• "To some the sermon simply brought home the fact that they had been sentenced, for an unknown crime, to an indeterminate period of punishment. And while a good many people adapted themselves to confinement and carried on their humdrum lives as before, there were others who rebelled and whose one idea now was to break loose from the prison-house."
    • "I can understand this sort of fervor and find it not displeasing. At the beginning of a pestilence and when it ends, there's always a propensity for rhetoric. In the first case, habits have not yet been lost; in the second, they're returning. It is in the thick of a calamity that one gets hardened to the truth—in other words, to silence."
    • "Death means nothing to men like me. It's the event that proves them right."
    • "What's true of all the evils in the world is true of the plague as well. It helps men to rise above themselves. All the same, when you see the misery it brings, you'd need to be a madman, or a coward, or stone blind, to give in tamely to the plague."
    • "Paneloux is a man of learning, a scholar. He hasn't come in contact with death; that's why he can speak with such assurance of the truth—with a capital T. But every country priest who visits his parishioners and has heard a man gasping for breath on his deathbed thinks as I do. He'd try to relieve human suffering before trying to point out its goodness."
    • "Tarrou nodded. 'Yes. But your victories will never be lasting; that's all.' Rieux's face darkened. 'Yes, I know that. But it's no reason for giving up the struggle.'"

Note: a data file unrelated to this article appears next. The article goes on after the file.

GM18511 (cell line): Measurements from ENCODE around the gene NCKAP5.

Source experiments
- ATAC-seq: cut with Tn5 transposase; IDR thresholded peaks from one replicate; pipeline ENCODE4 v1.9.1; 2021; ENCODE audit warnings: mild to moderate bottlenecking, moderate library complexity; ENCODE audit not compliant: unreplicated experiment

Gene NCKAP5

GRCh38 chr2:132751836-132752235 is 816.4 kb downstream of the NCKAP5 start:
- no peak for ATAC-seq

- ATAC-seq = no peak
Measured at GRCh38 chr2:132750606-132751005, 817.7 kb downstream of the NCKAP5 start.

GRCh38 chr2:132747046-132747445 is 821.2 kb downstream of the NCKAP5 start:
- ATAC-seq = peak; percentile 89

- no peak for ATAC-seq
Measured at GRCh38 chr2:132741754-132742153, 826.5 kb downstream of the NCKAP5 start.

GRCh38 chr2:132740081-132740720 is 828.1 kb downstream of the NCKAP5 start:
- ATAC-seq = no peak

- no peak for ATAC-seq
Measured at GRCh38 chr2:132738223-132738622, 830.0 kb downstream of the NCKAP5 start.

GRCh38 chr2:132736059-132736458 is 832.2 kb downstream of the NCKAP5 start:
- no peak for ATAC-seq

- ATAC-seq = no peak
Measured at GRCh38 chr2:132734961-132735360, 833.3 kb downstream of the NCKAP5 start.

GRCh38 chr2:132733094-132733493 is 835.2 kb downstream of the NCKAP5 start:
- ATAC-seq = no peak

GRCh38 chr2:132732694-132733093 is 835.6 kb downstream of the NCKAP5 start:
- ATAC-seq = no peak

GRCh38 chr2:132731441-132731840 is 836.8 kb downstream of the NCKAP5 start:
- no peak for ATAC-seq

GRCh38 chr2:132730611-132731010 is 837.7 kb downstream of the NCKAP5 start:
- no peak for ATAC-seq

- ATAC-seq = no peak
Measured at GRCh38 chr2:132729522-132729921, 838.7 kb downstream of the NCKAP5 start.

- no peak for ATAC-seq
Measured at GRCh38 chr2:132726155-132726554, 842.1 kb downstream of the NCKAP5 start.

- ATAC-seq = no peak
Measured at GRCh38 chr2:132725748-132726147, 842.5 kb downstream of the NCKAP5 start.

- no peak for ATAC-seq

• "There comes a time in history when the man who dares to say that two and two do make four is punished with death."
    • "Many fledgling moralists in those days were going about our town proclaiming there was nothing to be done about it and we should bow to the inevitable. And Tarrou, Rieux, and their friends might give one answer or another, but its conclusion was always the same, their certitude that a fight must be put up, in this way or that, and there must be no bowing down."
    • "Invariably their epical or prize-speech verbiage jarred on the doctor. Needless to say, he knew the sympathy was genuine enough. But it could be expressed only in the conventional language with which men try to express what unites them with mankind in general; a vocabulary quite unsuited, for example, to Grand's small daily effort."
    • "All this time he'd practically forgotten the woman he loved, so absorbed had he been in trying to find a rift in the walls that cut him off from her. But at this same moment, now that once more all ways of escape were sealed against him, he felt his longing for her blaze up again."
    • "I've seen enough people who die for an idea. I don't believe in heroism; I know it's easy and I've learnt it can be murderous. What interests me is living and dying for what one loves."
    • "There's no question of heroism in all this. It's a matter of common decency. That's an idea which may make some people smile, but the only means of fighting a plague is—common decency."

    From Part 3

    • "No longer were there individual destinies; only a collective destiny, made of plague and emotions shared by all."
    • "By the force of things, this last remnant of decorum went by the board, and men and women were flung into the death-pits indiscriminately. Happily, this ultimate indignity synchronized with the plague's last ravages."